Life expectancy in the United States dropped a staggering one year during the first half of 2020 as the coronavirus pandemic caused its first wave of deaths, according to health officials.
Minorities suffered the biggest impact, with Black Americans losing nearly three years and Hispanics, nearly two years, according to preliminary estimates from the Centers for Disease Control and Prevention.
“This is a huge decline,” said Robert Anderson, who oversees the numbers for the CDC. “You have to go back to World War II, the 1940s, to find a decline like this.”
Other health experts say it shows the profound impact of Covid-19, not just on deaths directly due to infection but also from heart disease, cancer and other conditions.
“What is really quite striking in these numbers is that they only reflect the first half of the year … I would expect that these numbers would only get worse,” said Dr. Kirsten Bibbins-Domingo, a health equity researcher and dean at the University of California, San Francisco.
This is the first time the CDC has reported on life expectancy from early, partial records; more death certificates from that period may yet come in. It’s already known that 2020 was the deadliest year in US history, with deaths topping 3 million for the first time.
As a group, Hispanics in the US have had the most longevity and still do. Black people now lag white people by six years in life expectancy, reversing a trend that had been bringing their numbers closer since 1993.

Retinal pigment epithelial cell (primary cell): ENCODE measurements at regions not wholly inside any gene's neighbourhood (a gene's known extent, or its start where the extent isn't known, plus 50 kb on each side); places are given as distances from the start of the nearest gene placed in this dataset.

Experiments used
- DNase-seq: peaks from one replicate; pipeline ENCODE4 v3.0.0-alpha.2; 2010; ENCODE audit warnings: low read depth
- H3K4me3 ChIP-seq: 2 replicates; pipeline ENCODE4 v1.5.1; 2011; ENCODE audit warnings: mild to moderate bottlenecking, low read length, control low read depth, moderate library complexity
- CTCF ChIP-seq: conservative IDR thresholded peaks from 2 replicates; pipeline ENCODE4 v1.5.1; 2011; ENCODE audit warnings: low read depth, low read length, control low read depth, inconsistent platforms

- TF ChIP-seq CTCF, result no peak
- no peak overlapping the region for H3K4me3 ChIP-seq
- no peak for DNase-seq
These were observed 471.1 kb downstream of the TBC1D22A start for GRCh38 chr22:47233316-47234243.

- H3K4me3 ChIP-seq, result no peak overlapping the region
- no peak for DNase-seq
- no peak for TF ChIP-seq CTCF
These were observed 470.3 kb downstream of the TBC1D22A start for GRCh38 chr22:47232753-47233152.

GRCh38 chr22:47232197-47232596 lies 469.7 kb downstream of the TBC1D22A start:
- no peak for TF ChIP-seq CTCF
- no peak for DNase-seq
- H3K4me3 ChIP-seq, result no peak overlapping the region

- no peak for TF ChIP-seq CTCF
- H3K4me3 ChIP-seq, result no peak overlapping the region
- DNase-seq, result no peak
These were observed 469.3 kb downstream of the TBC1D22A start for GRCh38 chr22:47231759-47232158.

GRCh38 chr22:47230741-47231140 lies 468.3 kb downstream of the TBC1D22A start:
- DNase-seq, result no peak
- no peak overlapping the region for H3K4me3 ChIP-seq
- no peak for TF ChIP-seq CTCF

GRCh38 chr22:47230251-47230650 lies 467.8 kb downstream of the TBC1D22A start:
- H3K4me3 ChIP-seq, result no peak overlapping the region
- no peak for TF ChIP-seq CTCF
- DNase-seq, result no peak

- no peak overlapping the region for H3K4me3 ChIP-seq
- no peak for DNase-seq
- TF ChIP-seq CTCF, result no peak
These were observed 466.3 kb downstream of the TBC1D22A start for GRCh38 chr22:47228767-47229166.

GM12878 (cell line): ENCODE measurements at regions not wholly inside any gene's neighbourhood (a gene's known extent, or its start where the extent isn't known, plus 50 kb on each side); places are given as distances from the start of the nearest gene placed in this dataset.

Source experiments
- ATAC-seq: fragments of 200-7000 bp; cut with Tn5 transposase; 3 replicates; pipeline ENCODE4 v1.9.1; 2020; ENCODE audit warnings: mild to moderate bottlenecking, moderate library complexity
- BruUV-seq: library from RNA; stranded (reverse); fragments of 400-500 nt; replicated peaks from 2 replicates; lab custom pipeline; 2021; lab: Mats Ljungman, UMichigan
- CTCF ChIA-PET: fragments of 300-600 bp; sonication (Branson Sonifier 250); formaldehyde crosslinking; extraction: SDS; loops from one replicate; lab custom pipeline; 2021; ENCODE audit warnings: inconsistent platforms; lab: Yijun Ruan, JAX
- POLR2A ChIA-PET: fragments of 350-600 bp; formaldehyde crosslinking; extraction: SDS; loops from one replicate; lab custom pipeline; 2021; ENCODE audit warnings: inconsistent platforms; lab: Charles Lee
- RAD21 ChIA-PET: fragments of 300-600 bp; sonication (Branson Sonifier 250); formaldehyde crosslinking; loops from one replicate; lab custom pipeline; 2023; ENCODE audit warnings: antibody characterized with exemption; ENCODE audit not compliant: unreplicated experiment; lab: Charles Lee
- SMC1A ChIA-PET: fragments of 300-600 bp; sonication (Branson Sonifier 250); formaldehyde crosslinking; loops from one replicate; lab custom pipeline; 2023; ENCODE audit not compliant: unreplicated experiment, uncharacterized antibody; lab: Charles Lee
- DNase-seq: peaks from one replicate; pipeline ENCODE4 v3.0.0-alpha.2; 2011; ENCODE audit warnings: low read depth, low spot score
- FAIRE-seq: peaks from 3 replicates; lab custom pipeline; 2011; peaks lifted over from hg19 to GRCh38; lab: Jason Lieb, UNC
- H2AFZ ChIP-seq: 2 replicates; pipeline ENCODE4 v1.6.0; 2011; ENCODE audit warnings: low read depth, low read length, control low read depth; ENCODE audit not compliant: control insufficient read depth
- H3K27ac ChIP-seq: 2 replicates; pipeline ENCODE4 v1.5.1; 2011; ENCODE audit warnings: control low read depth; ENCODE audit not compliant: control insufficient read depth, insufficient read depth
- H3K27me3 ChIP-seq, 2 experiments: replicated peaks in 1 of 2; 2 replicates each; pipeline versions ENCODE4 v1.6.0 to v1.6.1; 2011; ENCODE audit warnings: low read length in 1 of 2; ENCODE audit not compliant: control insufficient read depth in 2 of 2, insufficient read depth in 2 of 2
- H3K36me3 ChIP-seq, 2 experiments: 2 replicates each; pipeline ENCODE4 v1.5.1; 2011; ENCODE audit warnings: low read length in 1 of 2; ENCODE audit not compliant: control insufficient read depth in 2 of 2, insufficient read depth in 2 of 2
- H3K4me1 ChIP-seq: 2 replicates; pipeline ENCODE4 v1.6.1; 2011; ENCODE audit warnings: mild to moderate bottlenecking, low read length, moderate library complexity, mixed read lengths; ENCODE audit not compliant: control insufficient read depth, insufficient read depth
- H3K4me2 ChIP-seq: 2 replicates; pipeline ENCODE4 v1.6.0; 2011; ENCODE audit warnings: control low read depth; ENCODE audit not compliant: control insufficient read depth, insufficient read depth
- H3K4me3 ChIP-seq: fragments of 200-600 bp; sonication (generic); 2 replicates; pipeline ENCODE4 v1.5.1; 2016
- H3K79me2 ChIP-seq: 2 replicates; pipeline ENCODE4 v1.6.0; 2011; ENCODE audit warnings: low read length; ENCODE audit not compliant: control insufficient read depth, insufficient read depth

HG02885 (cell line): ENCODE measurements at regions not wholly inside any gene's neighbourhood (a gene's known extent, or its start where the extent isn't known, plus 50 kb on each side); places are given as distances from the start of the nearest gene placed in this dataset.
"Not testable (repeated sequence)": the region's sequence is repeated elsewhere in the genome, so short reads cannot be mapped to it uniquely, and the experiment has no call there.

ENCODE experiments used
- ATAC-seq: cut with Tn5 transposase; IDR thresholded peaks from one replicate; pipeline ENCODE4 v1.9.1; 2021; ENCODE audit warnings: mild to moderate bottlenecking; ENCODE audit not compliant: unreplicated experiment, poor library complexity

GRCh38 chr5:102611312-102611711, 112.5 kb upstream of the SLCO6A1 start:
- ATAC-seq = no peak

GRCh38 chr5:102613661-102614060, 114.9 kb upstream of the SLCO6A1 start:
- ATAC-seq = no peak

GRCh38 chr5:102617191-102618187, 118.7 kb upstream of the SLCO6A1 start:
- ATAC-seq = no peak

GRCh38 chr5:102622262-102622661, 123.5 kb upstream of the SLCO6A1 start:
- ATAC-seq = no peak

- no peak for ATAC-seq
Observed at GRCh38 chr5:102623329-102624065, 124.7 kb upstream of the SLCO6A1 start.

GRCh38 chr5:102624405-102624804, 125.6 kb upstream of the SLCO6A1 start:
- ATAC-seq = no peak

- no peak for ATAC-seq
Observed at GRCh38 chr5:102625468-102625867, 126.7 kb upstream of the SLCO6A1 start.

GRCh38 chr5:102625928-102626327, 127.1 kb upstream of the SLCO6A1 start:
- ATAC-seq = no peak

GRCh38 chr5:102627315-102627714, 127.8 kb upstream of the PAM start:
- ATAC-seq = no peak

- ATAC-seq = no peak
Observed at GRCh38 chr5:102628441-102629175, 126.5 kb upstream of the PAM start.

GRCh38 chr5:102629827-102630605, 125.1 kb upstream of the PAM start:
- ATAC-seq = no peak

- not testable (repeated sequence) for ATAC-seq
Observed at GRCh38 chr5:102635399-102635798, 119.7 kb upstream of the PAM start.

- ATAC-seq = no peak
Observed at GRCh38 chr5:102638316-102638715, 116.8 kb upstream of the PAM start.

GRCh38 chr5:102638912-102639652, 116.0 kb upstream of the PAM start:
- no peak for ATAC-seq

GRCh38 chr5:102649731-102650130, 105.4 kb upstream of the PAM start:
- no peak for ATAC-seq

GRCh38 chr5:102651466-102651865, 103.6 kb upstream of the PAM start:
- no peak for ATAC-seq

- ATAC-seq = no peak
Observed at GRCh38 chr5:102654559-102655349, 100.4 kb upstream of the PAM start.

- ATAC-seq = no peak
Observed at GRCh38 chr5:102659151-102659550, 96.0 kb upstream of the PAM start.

Between 2019 and the first half of 2020, life expectancy decreased 2.7 years for Black people, to 72. It dropped 1.9 years for Hispanics, to 79.9, and 0.8 years for white people, to 78. The preliminary report did not analyze trends for Asian or Native Americans.
Not enough use of masks, early reliance on drugs such as hydroxychloroquine, “which turned out to be worthless,” and other missteps meant many Americans died needlessly, cancer specialist and public health professor at Johns Hopkins University, Dr. Otis Brawley said.
Overall, the drop in life expectancy is more evidence of “our mishandling of the pandemic,” Brawley said.
“Going forward, we need to practice the very basics” such as hand-washing, physical distancing and vaccinating as soon as possible to get prevention back on track, he said.